“Backpacking is also my way of unplugging,” says Dr. Adler. “I’m completely free from the barrage of emails I get by not having my phone or computer near me. It resets your brain. A lot of my most creative ideas for my research have been inspired by these trips.”
‘Backpacking is also my way of unplugging. I’m completely free from the barrage of emails I get. … It resets your brain. A lot of my most creative ideas for my research have been inspired by these trips.’ —Brit Adler, MD
This past August, Dr. Adler and her husband welcomed their first child, Ian, into their family. Although glacier travel has been placed on hold for a while, she says they still hike in the forests surrounding their Baltimore home, foraging for chanterelle mushrooms.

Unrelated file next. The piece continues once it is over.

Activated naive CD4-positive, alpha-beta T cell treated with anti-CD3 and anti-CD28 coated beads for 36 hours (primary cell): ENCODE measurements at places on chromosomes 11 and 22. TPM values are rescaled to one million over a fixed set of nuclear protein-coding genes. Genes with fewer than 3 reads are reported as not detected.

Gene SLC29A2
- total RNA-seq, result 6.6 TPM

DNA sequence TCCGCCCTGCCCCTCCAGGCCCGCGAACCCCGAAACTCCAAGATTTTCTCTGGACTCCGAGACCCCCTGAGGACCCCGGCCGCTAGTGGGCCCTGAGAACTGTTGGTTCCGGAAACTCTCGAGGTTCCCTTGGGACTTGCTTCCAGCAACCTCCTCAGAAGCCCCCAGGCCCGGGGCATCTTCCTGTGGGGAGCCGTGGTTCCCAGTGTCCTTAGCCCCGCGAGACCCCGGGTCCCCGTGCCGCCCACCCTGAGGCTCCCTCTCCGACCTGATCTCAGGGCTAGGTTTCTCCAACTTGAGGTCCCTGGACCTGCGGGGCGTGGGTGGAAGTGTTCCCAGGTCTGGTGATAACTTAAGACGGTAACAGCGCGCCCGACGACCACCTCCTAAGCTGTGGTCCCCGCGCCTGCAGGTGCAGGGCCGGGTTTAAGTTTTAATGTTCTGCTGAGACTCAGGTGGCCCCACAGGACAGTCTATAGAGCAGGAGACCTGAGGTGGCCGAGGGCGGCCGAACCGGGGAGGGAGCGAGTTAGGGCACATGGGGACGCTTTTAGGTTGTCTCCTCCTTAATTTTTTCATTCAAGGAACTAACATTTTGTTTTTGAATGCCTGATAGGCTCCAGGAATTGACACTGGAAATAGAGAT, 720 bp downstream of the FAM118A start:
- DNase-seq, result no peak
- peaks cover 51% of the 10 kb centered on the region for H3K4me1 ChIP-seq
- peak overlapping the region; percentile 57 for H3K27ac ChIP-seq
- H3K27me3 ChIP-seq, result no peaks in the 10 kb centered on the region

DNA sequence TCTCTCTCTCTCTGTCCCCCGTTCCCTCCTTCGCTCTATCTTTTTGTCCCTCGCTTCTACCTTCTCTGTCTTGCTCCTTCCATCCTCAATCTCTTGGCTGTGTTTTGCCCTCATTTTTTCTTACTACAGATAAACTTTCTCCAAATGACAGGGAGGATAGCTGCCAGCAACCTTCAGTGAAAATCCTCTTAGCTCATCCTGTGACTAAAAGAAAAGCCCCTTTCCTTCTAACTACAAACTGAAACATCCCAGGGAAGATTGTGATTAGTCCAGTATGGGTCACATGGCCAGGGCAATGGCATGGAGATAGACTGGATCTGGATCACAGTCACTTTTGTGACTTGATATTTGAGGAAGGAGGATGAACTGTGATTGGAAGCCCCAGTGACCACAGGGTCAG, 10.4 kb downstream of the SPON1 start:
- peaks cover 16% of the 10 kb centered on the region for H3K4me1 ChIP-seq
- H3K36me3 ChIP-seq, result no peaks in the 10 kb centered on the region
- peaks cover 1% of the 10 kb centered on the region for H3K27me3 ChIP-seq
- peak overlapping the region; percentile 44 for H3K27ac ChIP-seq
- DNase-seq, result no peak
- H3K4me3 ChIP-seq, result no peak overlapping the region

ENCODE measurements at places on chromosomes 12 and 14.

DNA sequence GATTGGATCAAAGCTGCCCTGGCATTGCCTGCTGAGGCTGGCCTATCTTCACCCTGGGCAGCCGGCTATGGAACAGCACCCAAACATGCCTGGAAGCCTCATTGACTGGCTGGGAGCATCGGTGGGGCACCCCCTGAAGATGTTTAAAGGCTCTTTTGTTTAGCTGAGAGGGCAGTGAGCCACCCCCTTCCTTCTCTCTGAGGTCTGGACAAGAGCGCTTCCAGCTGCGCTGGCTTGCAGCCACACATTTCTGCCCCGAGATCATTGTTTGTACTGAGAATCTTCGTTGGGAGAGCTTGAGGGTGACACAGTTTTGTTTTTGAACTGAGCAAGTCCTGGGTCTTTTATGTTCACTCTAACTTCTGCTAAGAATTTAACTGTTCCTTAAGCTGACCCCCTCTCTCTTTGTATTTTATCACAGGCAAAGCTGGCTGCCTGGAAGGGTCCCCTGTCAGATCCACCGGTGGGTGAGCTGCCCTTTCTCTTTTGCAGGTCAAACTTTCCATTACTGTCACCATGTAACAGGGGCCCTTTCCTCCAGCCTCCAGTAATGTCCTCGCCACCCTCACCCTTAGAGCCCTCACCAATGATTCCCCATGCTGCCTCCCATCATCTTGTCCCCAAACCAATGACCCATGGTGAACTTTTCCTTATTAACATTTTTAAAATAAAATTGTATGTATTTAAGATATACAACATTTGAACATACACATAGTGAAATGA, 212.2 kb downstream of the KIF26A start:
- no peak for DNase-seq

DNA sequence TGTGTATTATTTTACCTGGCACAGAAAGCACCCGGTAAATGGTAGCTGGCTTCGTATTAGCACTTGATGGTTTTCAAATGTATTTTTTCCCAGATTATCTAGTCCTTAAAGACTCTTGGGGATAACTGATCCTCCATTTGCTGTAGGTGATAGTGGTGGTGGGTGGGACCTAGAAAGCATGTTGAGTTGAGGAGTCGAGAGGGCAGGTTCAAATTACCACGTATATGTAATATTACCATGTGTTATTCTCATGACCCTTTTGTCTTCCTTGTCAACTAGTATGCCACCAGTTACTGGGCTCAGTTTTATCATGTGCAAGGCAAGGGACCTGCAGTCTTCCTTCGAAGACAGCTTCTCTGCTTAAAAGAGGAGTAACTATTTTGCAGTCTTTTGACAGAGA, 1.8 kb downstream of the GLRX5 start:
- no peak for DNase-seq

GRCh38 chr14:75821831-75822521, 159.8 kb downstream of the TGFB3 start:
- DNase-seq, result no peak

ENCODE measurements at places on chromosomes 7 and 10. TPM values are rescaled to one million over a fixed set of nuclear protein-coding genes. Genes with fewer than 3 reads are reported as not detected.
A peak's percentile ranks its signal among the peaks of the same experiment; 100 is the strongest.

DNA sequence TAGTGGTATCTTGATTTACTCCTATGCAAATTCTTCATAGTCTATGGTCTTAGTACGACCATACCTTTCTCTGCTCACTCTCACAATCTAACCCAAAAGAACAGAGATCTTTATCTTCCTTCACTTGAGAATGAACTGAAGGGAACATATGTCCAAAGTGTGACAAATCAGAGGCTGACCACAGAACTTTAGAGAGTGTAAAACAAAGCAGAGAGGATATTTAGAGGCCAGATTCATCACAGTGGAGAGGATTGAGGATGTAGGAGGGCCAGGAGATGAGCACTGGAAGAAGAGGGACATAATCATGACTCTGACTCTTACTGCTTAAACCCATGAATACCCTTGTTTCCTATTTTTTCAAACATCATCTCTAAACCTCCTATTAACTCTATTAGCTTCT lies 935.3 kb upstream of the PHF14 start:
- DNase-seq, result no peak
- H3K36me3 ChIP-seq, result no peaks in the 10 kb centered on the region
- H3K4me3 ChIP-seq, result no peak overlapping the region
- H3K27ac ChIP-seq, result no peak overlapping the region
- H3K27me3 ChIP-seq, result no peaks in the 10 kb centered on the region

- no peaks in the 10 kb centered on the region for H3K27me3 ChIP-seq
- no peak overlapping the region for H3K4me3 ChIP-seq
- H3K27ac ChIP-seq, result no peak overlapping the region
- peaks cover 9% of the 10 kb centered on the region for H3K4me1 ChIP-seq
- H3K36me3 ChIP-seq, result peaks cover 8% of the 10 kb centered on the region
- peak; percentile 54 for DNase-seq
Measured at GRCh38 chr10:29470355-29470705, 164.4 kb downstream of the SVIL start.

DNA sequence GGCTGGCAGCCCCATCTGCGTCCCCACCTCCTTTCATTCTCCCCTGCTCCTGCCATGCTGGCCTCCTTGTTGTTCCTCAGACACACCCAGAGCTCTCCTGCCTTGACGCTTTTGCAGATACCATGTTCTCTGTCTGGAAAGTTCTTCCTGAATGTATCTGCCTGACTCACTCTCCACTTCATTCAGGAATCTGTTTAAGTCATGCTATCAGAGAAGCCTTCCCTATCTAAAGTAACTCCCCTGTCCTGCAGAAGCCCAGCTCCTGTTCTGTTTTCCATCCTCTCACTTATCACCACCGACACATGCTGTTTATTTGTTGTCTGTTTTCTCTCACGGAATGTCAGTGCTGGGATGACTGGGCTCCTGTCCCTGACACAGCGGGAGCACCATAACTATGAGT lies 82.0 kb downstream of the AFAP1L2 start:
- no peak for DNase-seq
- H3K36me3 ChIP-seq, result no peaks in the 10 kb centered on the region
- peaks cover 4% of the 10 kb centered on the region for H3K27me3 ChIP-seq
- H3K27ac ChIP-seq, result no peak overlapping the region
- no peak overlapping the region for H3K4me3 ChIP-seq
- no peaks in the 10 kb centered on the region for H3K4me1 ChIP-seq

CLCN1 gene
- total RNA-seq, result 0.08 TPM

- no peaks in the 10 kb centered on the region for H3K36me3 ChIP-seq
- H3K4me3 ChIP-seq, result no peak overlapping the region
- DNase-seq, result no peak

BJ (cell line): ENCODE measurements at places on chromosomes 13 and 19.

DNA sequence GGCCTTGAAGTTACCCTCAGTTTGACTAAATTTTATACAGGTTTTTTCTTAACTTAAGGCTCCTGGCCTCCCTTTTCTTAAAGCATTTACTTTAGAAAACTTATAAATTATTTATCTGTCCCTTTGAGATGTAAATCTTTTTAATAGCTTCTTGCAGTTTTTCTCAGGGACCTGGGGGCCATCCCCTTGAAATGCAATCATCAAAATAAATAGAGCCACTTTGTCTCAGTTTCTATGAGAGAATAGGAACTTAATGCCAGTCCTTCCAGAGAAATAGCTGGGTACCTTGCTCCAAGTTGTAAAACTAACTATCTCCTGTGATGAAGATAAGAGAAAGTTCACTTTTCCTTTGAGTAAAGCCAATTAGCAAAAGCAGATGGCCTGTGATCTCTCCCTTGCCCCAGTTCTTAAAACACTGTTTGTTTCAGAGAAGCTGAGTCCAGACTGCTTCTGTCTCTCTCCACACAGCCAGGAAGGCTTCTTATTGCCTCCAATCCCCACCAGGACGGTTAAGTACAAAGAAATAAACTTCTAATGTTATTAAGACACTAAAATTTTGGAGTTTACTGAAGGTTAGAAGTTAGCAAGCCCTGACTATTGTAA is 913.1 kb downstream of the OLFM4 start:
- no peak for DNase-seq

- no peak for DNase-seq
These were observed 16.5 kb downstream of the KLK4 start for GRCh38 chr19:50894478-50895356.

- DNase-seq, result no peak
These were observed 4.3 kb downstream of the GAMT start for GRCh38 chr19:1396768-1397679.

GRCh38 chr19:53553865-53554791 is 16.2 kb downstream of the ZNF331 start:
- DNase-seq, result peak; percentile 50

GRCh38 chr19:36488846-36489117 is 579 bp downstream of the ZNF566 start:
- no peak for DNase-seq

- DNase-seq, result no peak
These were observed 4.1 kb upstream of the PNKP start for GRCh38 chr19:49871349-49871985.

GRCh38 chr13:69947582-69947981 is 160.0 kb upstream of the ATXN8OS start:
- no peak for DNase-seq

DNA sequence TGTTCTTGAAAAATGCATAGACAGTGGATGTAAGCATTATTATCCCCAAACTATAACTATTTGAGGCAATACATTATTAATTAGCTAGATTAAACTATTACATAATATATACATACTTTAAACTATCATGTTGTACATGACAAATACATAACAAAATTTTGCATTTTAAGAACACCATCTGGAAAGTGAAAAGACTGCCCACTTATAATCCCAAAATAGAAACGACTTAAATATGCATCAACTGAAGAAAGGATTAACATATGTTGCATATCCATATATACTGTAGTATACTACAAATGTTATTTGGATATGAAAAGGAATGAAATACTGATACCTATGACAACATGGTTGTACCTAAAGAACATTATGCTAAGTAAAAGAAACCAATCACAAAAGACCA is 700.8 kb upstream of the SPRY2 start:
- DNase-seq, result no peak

These mushrooms are easy to distinguish from others that are poisonous, she explains. As a culinary delicacy, she adds, they have an “amazing, powerful” flavor, and the couple uses them to prepare homemade chanterelle pasta.
“It’s a great excuse to get outside, do some hiking in the forest and we get a nice dinner along the way,” Dr. Adler says. “It’s so freeing to go backpacking in the wilderness. It gives me time to think about my research, career and future, and how I want to live my life.”
Carol Patton is a freelance writer based in Las Vegas.